In Virginia, local government holdouts slow rollout of clean energy financing tool
NORFOLK, Va. — Solar consultant Arthur Fichter IV has no doubt that coastal Virginia’s commercial sector would save millions on utility bills and be richer with arrays if the region had access to long-term financing for clean energy and energy efficiency projects.
He became aware of such a tool for buildings — PACE, or property assessed clean energy — during two recent training sessions in Norfolk and nearby Virginia Beach, both part of an area known as Hampton Roads.
“I was scratching my head along with everybody in the audience, wondering, ‘Why isn’t this happening here?’” said Fichter, an employee of Virginia Beach-based Solar Services, founded in 1986.
In his 12 years with the company, he figures he has lost thousands of potential commercial customers skittish about solar’s upfront costs. PACE coordinates financing with private lenders and costs are paid off over the long term as an assessment on a property’s tax bill.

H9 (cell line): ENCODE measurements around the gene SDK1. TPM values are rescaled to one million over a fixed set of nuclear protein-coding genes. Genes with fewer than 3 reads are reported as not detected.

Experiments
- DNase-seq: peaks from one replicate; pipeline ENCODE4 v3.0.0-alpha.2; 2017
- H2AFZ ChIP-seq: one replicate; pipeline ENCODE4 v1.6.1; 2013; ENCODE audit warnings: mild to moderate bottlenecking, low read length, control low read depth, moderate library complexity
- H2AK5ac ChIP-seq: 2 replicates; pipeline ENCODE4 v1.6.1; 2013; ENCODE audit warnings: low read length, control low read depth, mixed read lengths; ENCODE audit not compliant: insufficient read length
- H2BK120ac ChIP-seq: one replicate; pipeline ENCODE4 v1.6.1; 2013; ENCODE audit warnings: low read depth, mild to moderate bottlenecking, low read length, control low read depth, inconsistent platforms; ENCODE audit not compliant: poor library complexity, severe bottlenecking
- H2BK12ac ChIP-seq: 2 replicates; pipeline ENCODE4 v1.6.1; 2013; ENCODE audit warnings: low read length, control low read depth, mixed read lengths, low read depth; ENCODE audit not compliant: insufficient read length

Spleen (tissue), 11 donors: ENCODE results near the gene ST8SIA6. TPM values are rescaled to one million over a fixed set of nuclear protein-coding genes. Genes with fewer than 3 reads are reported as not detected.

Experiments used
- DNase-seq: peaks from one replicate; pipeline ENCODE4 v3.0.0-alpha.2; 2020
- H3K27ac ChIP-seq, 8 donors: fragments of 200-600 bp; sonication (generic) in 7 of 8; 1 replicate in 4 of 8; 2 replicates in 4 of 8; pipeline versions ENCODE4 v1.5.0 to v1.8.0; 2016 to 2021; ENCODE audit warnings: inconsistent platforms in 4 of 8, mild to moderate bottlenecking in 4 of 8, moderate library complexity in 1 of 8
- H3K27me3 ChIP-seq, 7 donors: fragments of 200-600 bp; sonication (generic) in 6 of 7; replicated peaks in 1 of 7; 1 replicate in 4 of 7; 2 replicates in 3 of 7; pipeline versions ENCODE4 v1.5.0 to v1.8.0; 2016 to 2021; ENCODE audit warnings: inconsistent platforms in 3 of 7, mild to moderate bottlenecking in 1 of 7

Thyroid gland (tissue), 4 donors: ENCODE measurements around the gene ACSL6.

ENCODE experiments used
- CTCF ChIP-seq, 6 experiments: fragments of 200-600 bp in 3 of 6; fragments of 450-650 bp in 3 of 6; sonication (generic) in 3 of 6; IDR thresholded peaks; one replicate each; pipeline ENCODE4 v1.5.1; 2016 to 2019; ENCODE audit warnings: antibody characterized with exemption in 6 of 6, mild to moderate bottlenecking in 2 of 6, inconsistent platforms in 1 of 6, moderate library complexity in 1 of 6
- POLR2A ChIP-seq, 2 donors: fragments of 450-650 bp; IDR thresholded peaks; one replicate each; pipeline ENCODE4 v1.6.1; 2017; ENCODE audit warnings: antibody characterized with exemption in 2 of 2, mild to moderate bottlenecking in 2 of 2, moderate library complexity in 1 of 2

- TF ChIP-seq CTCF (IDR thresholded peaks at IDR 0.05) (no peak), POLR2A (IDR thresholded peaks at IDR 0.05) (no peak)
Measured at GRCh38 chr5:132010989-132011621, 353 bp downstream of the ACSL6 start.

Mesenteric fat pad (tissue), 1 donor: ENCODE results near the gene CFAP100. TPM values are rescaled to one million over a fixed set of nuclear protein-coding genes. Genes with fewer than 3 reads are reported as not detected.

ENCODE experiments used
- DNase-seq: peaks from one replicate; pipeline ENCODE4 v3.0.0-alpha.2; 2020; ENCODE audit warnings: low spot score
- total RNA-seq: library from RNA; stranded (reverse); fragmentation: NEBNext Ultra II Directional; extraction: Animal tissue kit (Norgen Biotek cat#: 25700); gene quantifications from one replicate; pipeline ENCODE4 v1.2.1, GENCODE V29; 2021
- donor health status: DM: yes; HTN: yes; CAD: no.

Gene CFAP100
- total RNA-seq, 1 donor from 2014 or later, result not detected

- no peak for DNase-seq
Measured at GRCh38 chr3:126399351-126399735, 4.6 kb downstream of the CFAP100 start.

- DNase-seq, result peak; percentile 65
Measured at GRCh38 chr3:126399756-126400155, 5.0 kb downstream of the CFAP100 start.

Virginia is one of 36 states, plus the District of Columbia, to pass PACE-enabling legislation.
The catch is that local governments in Virginia are tasked with crafting an ordinance to establish PACE in their jurisdictions. And that has led to delays.
Fichter backs an effort to push communities in his backyard to follow northern Virginia’s lead by passing a PACE measure.
On a broad scale, PACE’s aim is to slice utility bills and reduce greenhouse gas emissions by making investments in renewables and upgrades to lighting, water heaters, boilers, furnaces and HVAC systems affordable for the commercial and industrial sector as well as farms, nonprofits and multifamily residences.